So why do I oppose putting more class actions in federal courts? In part, it's because in some places these days, federal judges are in general less favorably disposed towards class actions than are state court judges. So, if more class actions go to federal court, fewer of the cases will be allowed to proceed as a class action, and so there will be more unremedied corporate misconduct, and so there will be more corporate misconduct. And second, it's because if more class actions go to federal court, the federal courts will be swamped. They're already swamped, frankly, with criminal cases that could perfectly well be prosecuted in state courts. But this bill will make them swamped swamped swamped. The federal judiciary's own assessment is that class actions take about five times as much judicial work as regular civil cases. Pretty soon, the federal courts won't have time to do anything but put people in jail and hear class actions. All other cases will sit on the back burner. Too bad for everybody else, like employees who have been discriminated against, etc.

Now, some people who support this bill will tell you that it is more limited than I am making it out to be -- that it is meant to allow "removal" to federal court only of a limited set of class actions. They want you to think that it is only for those class actions in which the class is nationwide or at least multi-state; they want you to think that it's crazy for one state's court to be able to rule on matters involving plaintiffs all around the country, and they want you to think that it's very hard for a court to apply the laws of various different states. And that's what you see being argued about in the Washington Post article linked above and again here. The Post even falls for it: "The bill would send cases with plaintiffs in multiple states into the federal system."

But that's not what the bill says. The bill's Section 4 allows for federal court jurisdiction of a class action even if the class is defined to include only residents of the state in which it is filed, so long as at least one defendant is headquartered in (and incorporated in) another state. The bill goes on to say that a federal court should decline to exercise jurisdiction over a class action where more than 2/3 of the plaintiff class live in the state where the case was filed, but only if (among other things) "no other class action has been filed asserting the same or similar factual allegations against any of the defendants on behalf of the same or other persons." (The rule is a little different if the class lives in the same state as the "primary defendants," but that will be relatively more rare). So, even if you file a Texas-only class action against Ford, you'll get removed to the over-burdened and therefore grumpy federal court -- because I guarantee you that somebody will have filed a similar class action, on a state-only basis, in some other state too. [UPDATE: This is my best guess as to what the legislation means, but there is the additional problem that it is written so poorly. If you read the provision I'm talking about, you'll see what I mean. It doesn't make grammatical sense in crucial ways.]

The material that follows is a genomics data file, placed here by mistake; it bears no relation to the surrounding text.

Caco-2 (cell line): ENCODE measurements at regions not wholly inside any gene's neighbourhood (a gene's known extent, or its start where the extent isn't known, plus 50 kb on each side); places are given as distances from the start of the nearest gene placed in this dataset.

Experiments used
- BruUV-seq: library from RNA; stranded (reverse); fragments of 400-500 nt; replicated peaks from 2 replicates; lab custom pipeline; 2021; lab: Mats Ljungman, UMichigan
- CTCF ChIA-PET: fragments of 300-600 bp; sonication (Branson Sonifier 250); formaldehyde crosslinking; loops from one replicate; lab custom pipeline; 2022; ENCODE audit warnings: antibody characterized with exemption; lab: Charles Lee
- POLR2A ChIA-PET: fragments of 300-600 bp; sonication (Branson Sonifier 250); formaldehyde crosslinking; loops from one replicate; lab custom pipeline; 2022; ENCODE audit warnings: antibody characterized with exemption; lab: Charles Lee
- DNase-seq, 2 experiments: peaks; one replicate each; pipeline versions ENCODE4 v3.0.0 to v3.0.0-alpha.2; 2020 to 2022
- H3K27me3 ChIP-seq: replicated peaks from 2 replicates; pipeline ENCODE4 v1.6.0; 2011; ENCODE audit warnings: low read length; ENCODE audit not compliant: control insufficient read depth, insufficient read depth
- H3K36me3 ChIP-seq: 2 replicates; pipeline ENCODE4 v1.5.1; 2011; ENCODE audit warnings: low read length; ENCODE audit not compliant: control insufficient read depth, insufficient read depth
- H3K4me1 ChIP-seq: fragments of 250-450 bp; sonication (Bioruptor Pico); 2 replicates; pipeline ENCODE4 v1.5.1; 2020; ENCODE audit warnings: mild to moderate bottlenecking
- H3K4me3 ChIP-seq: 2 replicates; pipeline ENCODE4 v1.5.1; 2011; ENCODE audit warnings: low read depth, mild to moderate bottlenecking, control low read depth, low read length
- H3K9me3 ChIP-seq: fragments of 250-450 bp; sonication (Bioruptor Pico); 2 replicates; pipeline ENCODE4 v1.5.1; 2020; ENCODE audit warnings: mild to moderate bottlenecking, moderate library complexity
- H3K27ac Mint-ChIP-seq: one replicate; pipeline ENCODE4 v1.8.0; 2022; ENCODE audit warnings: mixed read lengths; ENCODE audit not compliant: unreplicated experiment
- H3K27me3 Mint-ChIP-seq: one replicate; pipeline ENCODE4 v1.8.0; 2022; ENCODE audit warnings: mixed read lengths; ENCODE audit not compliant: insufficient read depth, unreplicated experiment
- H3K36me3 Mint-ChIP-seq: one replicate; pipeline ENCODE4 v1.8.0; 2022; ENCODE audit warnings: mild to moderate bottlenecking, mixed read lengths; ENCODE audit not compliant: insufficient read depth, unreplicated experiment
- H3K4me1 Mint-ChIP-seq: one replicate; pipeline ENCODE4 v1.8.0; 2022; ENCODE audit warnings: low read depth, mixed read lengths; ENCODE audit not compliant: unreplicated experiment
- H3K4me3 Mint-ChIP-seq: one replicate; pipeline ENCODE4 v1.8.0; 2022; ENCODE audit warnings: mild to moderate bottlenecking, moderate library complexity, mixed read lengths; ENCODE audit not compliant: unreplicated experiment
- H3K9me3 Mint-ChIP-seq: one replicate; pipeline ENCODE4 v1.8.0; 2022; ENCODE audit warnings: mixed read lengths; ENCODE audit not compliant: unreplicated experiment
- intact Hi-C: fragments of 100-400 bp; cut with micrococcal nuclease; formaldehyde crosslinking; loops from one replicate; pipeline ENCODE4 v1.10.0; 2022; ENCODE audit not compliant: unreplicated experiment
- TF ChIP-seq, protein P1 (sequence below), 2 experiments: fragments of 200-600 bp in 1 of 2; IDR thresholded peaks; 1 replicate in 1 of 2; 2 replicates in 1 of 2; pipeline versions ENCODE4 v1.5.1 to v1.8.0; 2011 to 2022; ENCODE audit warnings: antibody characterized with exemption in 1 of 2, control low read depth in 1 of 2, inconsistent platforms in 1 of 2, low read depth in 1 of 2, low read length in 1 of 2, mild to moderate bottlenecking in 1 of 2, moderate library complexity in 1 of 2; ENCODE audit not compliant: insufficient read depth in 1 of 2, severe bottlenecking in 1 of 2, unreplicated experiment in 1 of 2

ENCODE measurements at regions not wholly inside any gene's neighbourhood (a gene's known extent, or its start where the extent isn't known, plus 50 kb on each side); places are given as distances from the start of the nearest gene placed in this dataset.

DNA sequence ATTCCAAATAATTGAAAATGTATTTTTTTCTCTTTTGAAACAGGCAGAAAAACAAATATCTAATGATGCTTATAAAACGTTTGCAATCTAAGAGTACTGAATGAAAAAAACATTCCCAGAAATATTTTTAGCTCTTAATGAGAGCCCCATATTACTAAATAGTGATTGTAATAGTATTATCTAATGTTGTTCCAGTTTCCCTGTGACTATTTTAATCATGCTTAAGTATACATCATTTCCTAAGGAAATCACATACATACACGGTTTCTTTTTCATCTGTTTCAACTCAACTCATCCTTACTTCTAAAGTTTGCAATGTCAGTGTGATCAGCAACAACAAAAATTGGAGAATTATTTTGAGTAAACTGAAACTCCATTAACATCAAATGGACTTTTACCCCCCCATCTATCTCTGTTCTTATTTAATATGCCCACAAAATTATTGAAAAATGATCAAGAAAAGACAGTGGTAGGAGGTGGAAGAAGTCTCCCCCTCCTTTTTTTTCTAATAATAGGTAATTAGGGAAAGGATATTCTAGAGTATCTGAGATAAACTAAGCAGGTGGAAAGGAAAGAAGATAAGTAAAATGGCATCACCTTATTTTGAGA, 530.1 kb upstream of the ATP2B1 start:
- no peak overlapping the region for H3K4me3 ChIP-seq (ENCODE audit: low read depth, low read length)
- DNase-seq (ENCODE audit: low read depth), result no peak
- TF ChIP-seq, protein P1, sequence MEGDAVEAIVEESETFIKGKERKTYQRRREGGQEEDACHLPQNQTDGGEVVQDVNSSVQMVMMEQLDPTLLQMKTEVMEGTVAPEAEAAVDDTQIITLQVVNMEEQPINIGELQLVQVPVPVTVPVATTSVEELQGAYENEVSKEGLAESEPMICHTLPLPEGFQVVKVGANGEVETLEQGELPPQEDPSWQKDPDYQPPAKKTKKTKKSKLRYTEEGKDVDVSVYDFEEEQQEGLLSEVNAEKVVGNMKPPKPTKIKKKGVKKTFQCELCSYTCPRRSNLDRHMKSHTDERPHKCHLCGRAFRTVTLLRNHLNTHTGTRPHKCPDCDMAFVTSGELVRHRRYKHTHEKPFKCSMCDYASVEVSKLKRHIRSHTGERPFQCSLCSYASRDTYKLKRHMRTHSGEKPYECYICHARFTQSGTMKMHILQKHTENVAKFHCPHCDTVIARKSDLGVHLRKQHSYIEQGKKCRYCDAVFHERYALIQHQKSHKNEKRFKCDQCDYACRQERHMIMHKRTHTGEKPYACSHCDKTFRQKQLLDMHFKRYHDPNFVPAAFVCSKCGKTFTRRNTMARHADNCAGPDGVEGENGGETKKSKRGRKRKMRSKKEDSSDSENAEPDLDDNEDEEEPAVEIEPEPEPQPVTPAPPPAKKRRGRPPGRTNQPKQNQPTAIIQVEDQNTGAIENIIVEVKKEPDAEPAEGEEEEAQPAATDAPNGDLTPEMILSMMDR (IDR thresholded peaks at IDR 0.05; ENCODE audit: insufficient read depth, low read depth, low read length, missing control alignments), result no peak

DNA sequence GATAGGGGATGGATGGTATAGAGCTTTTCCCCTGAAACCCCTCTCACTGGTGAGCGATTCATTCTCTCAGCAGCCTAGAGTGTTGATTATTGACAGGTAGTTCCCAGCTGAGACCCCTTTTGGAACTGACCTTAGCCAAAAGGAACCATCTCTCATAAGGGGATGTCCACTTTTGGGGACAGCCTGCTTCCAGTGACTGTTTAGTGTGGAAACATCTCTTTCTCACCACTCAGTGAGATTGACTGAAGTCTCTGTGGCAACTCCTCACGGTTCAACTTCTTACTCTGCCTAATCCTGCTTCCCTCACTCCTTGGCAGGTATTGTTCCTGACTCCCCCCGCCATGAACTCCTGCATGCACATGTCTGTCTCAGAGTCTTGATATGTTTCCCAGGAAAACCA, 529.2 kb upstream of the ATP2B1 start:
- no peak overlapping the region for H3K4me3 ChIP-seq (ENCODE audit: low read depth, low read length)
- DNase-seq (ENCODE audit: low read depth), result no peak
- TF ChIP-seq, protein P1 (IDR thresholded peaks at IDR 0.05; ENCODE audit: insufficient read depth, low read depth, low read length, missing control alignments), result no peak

This bill is designed to do much more than solve the so-called "problem" of multi-state class actions. This bill is designed to swamp the federal courts so severely, that the federal judges will look for every conceivable reason to quickly rule for the defendants in every class case so that they can get back to working on other cases.

3:52 AM  

Post a Comment

<< Home